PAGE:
Gian Villante 5-6
Standing: 55 Villante has a good jab when he wants to use it, and legitimate plus power—when he lands his right had, it lands heavy. However, he has terrible strike defense. He gets hit way too often. His sig strikes absorbed per minute is 5.49 compared to a 4.15 sig strikes landed. He was far to immobile in the final two rounds, and when he did try to evade Cummins' pressure, he backed up in a straight line. He also slowed down significantly after a good first round, and hurting Cummins at different points throughout the fight. Villante does have great takedown defense though; his UFC career percentage is 82%, and he was taken down just once despite eleven attempts by Cummins.
Overall: 50 Villante Is frustrating to watch (if you want to invest any interest in seeing him win anyways). He let's his opponents back into fights. He did it here again against Cummins. Now he has a losing record in the UFC, including his last two in a row, and three of his last four. His best win, I suppose, came against Corey Anderson back in 2015. However, Anderson is a much better fighter since then, and he was winning the fight before Villante knocked him out. Villante should get a relatively easy bounce back fight, following this poor run. However, until he improves his strike defense, he isn't going to be a credible threat in the top-15, and his record does not support his placement as a ranked fighter.
Jimmie Rivera 5-0
Standing: 60 He is quick, with tight punches and sharp kicks. Mixes in strikes to the body and legs well. Gets in and out well, closes quickly, and escapes without being countered. He's never been taken down in the UFC, though Almeida never threatened with an attempt this fight. Rivera lacks top end power; he's gone to decision in over 2/3 of his fights. He scored some knock downs due to precise technique and timing.
Ground: 45 He can grab the occasional takedown, but is not overly offensive from top position.
Overall: 60 Rivera is now 5-0 in the UFC, and four of those wins have come against quality competition (current or former top-15 fighters): Pedro Munhoz, Iuri Alcantara, Urijah Faber, and now, Thomas Almeida. Despite having a stacked top-ten, 135 has three clear top-three, the current and former champions: Dominick Cruz, TJ Dillashaw, and Cody Garbrant. However, Rivera is pushing himself into that ground, and I think he did the right thing calling out Cruz. He will earn a title shot with just one more win. Although, I believe he belongs near the top of this division, I do think any of those top three guys will beat Rivera, and he'll settle in as a top-5 135'r for now.
Thomas Almeida 5-2
Standing: 55/60 Almeida has won four of five UFC fights by T/KO, earning him a reputation as a dangerous striker who can win in a flash. Unfortunately, he couldn't muster anything quite so spectacular this fight, but he continued to prove his qualities nonetheless. He looked slow against Rivera, and had trouble countering against him. Almeida had much more success moving forward. Good feints, reminding Rivera that he needs to be cautious against him. Flashed above-average power, and show nice high kicks. Good career takedown defense, and was only taken down twice on six attempts by Rivera, getting up fairly quick each time.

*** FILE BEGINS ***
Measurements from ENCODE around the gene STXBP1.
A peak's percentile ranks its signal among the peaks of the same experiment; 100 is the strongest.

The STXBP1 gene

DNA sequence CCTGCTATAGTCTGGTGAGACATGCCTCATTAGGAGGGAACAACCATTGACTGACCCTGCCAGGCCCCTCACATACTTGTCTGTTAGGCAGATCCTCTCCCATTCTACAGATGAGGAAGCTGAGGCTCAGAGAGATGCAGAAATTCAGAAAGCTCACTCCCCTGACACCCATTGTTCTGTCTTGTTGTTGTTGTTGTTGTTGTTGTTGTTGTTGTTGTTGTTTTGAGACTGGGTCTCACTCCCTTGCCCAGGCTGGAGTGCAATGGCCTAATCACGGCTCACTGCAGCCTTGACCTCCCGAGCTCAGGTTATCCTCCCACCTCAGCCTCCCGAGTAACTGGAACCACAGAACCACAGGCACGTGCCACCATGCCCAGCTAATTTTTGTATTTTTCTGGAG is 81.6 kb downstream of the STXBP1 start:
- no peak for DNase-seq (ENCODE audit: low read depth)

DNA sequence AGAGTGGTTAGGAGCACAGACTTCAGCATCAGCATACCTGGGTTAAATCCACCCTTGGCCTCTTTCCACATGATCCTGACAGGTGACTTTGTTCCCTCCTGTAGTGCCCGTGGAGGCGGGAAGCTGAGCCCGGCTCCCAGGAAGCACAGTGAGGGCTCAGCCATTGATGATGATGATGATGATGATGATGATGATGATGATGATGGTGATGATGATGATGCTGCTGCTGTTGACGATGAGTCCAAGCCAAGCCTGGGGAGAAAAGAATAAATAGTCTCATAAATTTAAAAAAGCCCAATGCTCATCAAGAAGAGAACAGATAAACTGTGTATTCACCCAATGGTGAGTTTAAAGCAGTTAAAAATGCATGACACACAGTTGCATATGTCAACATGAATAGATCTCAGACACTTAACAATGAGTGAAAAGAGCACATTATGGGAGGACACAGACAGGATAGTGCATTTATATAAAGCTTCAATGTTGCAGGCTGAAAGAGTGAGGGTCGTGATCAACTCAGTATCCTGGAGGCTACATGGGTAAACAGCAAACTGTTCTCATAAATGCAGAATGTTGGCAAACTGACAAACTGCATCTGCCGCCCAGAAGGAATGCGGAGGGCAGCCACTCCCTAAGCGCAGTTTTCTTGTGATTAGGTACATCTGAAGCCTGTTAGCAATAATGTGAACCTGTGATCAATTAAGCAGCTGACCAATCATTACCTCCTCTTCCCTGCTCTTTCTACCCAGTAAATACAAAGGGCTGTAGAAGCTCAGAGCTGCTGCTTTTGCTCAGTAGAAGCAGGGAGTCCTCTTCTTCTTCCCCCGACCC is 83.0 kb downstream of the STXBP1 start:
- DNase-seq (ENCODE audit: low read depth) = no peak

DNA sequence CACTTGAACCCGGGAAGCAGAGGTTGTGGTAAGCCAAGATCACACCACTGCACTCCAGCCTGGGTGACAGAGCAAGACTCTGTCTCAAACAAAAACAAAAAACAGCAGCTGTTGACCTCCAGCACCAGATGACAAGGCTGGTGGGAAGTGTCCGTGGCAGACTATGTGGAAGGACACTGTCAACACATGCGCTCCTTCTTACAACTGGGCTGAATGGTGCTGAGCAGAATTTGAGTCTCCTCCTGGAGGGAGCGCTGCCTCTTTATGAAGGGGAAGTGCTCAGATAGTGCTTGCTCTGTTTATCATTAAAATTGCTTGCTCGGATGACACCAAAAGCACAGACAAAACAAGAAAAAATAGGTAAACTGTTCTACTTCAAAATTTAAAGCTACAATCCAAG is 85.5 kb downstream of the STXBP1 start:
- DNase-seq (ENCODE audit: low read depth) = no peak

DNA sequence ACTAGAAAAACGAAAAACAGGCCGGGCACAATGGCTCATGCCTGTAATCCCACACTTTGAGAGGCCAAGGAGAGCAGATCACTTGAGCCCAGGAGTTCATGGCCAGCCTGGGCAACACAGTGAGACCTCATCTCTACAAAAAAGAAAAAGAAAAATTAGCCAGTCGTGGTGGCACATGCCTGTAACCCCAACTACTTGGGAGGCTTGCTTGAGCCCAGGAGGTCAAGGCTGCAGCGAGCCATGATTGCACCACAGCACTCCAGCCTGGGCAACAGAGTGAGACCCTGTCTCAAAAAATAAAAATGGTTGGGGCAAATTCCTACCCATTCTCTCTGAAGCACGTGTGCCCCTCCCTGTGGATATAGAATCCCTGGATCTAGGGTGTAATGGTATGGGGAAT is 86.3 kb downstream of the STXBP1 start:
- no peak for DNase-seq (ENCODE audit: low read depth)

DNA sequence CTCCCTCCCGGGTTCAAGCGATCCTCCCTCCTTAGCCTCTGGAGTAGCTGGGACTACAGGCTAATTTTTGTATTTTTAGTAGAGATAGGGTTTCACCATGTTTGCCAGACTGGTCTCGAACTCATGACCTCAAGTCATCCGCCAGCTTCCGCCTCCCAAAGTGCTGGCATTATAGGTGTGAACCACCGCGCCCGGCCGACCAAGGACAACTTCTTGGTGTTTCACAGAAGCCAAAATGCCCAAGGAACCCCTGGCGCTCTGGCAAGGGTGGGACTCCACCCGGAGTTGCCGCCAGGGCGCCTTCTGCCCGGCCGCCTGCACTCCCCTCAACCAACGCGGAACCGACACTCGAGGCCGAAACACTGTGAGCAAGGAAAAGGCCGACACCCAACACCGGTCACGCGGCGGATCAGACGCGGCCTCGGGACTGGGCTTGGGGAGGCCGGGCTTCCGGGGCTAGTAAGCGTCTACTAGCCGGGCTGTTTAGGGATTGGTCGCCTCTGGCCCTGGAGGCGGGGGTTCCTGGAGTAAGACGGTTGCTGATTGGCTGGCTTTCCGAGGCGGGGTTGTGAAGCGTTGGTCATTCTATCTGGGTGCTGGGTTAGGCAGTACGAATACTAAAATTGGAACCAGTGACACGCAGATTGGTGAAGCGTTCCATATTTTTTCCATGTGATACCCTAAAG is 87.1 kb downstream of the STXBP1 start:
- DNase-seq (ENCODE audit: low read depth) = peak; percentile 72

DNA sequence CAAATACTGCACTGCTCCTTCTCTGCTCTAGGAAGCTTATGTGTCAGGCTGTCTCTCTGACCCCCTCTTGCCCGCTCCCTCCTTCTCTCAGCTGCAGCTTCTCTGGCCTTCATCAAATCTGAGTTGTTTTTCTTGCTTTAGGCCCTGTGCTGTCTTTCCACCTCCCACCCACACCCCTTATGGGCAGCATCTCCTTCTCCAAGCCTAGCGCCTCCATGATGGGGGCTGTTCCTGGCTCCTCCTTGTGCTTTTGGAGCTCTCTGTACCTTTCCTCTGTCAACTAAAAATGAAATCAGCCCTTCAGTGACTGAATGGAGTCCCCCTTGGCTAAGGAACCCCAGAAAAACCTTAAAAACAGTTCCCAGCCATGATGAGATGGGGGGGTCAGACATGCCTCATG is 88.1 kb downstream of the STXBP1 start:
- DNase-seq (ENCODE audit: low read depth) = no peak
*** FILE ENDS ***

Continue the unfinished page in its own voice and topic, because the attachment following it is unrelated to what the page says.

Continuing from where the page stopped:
Ground: 40 Almeida has never landed a takedown in the UFC (seven fights), and he did not attempt one against Rivera. He was taken down twice (and knocked down a couple other times), but avoided damage, and quickly got back to his feet each time.
Overall: 55/60 Almeida has only lost to Cody and Rivera in the UFC, those are both top-5 fighters. He's just 25, and should continue to grow as a fighter. I wish he had more of a ground game, but it doesn't look like a significant part of his game right. He's still one of the best finishers in the division. This loss doesn't drop him far, and he could eventually become an elite fighter at 135.
170: Zaleski dos Santos def. Lyman Good SD
EZ dos Santos 3-1
Standing: 50 ZDS' was the less technical fighter on the feet. His punches are wide, and look slow. However, he has above-average power in his fists. He landed with more frequency as the fight drew on, and his movement seemed to improve as well. He has nice, sharp leg kicks. Good diversity in his strikes, and he landed some wild techniques: spinning back fist, flying knee, etc. He does leave himself exposed to the counter. I question his fight IQ; he did a few minor things to influence this, i.e. circling towards power hand, and immediately getting smacked with it, repeatedly getting his kicks caught, etc.
Ground: - They each landed a takedown, but the fight didn't take place here.
Overall: 45/50 dos Santos improves to 3-1 in the UFC. He has good power, and overall striking package. However, some of the divisions better counter strikers will have no trouble taking advantage. ZDS also does not appear to have much of a ground game, and was successful on just one of his fourteen takedown attempts this fight. He could certainly could take some guys near the top-15 by surprise, but I think he's going to settle in just below that ranking threshold.
Lyman Good 1-1
Standing: 45/50 Crisp, quick punches. Good strike defense through the first two rounds. In round three, he kept getting tagged while marching down ZDS; Good's movement became predictable. Physically strong, and looks like he could do really well in the clinch, landing some strong knees there. Good takedown defense; he was taken down just once in fourteen attempts. He also has a chin, taking some good shots from dos Santos.
Ground: - Good was 1/1 in takedowns, but the fight did not really take place here. They each got up fairly quick after being taken down, and they each were only taken down once.